The reason comes down to simple maths: “The vast majority of global consumers desire the taste and experience of meat,” he says.

But it might not be too long before we won’t have a need to replicate meat at all, as it fades out of our diets altogether, according to Joy.

“Vegan meats will eventually be unappealing because we won’t have been socialised into meat. It’d be like someone now having a fake dog burger. The only reason we don’t find eating vegan meats disgusting now is because we’ve been so deeply socialised to not see eating certain types of animals disgusting,” she says.

“It’s not a question of if, but of when the dominant ideology of carnism is replaced by veganism”.

The shift is already starting to happen – not just with the amount of people cutting down on or cutting out meat altogether, but within the meat industry. Jaap Korteweg, founder of The Vegetarian Butcher in the Netherlands, says the interest he’s getting from the meat industry is a strong indicator of what’s to come.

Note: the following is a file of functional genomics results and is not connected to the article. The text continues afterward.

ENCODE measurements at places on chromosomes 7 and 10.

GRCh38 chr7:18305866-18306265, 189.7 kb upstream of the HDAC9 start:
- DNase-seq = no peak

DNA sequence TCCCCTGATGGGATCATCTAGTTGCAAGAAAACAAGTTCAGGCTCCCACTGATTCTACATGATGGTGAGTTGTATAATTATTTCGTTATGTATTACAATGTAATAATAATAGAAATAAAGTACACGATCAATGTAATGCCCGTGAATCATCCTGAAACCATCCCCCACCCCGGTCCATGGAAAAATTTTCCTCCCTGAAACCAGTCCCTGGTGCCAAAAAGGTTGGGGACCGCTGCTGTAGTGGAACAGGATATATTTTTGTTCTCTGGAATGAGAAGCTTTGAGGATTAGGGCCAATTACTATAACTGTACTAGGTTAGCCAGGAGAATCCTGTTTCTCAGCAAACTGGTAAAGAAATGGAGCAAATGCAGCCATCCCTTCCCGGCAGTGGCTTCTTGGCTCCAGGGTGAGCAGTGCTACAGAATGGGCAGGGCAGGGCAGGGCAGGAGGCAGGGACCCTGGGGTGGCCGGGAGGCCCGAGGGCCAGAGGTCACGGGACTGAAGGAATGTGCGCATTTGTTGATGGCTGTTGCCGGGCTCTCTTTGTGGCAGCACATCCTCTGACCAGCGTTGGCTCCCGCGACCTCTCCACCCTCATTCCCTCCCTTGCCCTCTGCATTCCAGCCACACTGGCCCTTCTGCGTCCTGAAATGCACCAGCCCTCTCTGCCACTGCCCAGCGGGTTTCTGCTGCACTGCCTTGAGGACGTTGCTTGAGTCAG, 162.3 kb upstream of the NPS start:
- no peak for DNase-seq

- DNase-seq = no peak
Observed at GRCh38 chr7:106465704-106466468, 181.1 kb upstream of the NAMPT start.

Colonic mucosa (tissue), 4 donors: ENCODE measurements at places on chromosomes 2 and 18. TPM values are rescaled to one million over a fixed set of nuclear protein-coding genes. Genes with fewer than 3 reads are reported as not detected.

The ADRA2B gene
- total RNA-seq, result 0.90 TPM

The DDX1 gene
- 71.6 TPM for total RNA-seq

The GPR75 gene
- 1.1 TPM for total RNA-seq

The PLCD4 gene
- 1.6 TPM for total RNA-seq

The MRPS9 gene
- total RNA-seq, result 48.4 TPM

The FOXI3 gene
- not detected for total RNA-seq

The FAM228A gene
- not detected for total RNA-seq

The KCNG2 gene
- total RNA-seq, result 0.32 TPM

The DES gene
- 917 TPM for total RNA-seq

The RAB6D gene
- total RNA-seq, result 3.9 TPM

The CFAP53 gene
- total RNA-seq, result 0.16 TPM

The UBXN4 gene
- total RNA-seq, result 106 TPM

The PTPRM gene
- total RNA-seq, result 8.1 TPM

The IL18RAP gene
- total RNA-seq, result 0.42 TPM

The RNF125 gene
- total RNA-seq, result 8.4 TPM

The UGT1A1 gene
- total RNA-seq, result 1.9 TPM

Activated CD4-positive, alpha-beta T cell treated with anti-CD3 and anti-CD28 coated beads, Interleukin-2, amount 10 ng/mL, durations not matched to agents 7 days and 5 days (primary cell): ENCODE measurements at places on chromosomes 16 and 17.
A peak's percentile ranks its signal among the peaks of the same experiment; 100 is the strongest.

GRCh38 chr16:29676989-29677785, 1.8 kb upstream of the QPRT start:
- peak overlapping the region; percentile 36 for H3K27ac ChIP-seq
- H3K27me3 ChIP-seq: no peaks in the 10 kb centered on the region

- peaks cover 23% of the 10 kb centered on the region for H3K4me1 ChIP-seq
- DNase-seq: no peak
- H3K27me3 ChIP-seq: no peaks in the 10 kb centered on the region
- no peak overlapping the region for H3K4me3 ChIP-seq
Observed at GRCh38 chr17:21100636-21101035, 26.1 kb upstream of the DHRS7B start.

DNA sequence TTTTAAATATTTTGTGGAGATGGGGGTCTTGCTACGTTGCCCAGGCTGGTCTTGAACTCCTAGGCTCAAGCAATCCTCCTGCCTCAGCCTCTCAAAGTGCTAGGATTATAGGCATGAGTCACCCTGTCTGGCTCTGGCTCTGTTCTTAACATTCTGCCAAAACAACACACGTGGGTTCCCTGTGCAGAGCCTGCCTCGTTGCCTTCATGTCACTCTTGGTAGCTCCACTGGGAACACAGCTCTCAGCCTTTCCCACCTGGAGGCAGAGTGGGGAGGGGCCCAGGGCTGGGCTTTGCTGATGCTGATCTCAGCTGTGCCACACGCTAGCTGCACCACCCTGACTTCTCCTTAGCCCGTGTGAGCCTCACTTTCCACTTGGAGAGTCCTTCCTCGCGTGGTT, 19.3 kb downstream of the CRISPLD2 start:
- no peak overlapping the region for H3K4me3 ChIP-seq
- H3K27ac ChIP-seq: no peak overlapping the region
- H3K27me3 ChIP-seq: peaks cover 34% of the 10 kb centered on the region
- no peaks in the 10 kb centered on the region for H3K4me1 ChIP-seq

Meat companies, including a chicken slaughter company, are applying to be partners with Korteweg as he finalises production of the first machine specifically designed for making plant-based meat on an industrial scale by transforming vegetable protein into a layered structure.

The technology, developed alongside Wageningen University, has taken 20 years of research. “Meat companies see that there will be less meat in the future, so they want to invest in plant-based meat. They take this movement very seriously, and they want a share in it.”

Korteweg’s prediction that vegan meat’s share of the market will increase to the point of overtaking meat within the next generation, combined with Joy’s theory that upcoming generations won’t be socialised to see meat as food, suggests the future for mock meats looks bloody good.

Source: The rise of the bloody mock meat movement: fad, or the key to sustainability?